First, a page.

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Open Access Highly Accessed Software

REGSTATTOOLS: freeware statistical tools for the analysis of disease population databases used in health and social studies

Laura Esteban1, Ramon Clèries12*, Jordi Gálvez1, Laura Pareja1, Josep Maria Escribà1, Xavier Sanz1, Ángel Izquierdo3, Jaume Galcerán4 and Josepa Ribes12

Author Affiliations

1 Cancer Registry of Catalonia, Plan for Oncology of the Catalan Government, IDIBELL, Hospital Duran i Reynals. Av. Gran Via de l’Hospitalet, 199-203, 08908 – L’Hospitalet de Llobregat, Catalonia, Spain

2 Department of Clinical Sciences, University of Barcelona, Barcelona 08907, Spain

3 Epidemiology Unit and Cancer Registry of Girona, Institut Català d’Oncologia (ICO), Girona 17004, Catalonia, Spain

4 Tarragona Cancer Registry. Foundation Society for Cancer research and Prevention, Pere Virgili Health Research Institute, Reus 43201, Spain

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BMC Public Health 2013, 13:201  doi:10.1186/1471-2458-13-201

Published: 7 March 2013

Abstract

Background

The repertoire of statistical methods dealing with the descriptive analysis of the burden of a disease has been expanded and implemented in statistical software packages during the last years. The purpose of this paper is to present a web-based tool, REGSTATTOOLShttp://regstattools.net webcite intended to provide analysis for the burden of cancer, or other group of disease registry data. Three software applications are included in REGSTATTOOLS: SART (analysis of disease’s rates and its time trends), RiskDiff (analysis of percent changes in the rates due to demographic factors and risk of developing or dying from a disease) and WAERS (relative survival analysis).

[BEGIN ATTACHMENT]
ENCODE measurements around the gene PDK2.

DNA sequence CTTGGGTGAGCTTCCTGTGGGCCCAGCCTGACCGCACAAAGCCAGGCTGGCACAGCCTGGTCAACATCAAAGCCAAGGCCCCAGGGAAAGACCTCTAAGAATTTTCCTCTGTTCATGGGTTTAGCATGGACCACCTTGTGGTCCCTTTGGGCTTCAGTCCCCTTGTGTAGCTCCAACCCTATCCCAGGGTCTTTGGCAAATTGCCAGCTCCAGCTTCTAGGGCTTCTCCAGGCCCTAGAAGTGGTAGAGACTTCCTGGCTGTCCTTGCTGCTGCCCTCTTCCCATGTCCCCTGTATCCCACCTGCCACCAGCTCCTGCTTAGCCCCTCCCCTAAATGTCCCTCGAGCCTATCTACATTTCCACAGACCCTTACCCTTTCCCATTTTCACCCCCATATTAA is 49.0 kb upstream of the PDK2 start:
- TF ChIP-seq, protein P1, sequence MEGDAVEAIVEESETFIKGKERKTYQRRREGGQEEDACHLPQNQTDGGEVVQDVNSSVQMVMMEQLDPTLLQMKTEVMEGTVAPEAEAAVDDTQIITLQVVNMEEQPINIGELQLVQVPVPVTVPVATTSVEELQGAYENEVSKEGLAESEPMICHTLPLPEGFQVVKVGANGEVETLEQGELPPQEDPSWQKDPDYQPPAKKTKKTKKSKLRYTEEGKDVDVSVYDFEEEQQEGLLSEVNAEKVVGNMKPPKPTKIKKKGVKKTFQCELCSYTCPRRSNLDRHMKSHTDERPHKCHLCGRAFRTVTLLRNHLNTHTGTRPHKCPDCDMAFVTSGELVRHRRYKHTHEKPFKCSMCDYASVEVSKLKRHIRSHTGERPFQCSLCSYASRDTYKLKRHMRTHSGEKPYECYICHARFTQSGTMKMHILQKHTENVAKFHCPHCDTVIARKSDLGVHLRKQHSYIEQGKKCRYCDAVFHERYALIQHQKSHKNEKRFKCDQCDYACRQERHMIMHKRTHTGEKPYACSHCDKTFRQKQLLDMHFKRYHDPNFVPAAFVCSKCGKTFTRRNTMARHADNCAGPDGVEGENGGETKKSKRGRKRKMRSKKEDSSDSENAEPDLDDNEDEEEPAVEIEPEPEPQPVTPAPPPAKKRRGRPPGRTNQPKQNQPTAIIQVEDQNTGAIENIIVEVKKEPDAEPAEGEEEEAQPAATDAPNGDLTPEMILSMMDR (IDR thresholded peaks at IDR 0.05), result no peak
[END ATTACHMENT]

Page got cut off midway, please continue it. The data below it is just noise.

Results

We show a real-data application through the assessment of the burden of tobacco-related cancer incidence in two Spanish regions in the period 1995–2004. Making use of SART we show that lung cancer is the most common cancer among those cancers, with rising trends in incidence among women. We compared 2000–2004 data with that of 1995–1999 to assess percent changes in the number of cases as well as relative survival using RiskDiff and WAERS, respectively. We show that the net change increase in lung cancer cases among women was mainly attributable to an increased risk of developing lung cancer, whereas in men it is attributable to the increase in population size. Among men, lung cancer relative survival was higher in 2000–2004 than in 1995–1999, whereas it was similar among women when these time periods were compared.

Conclusions

Unlike other similar applications, REGSTATTOOLS does not require local software installation and it is simple to use, fast and easy to interpret. It is a set of web-based statistical tools intended for automated calculation of population indicators that any professional in health or social sciences may require.

Keywords:
Web-application; Prediction; Standardized incidence mortality ratio; Annual percent change; Net percent change of rates; Relative survival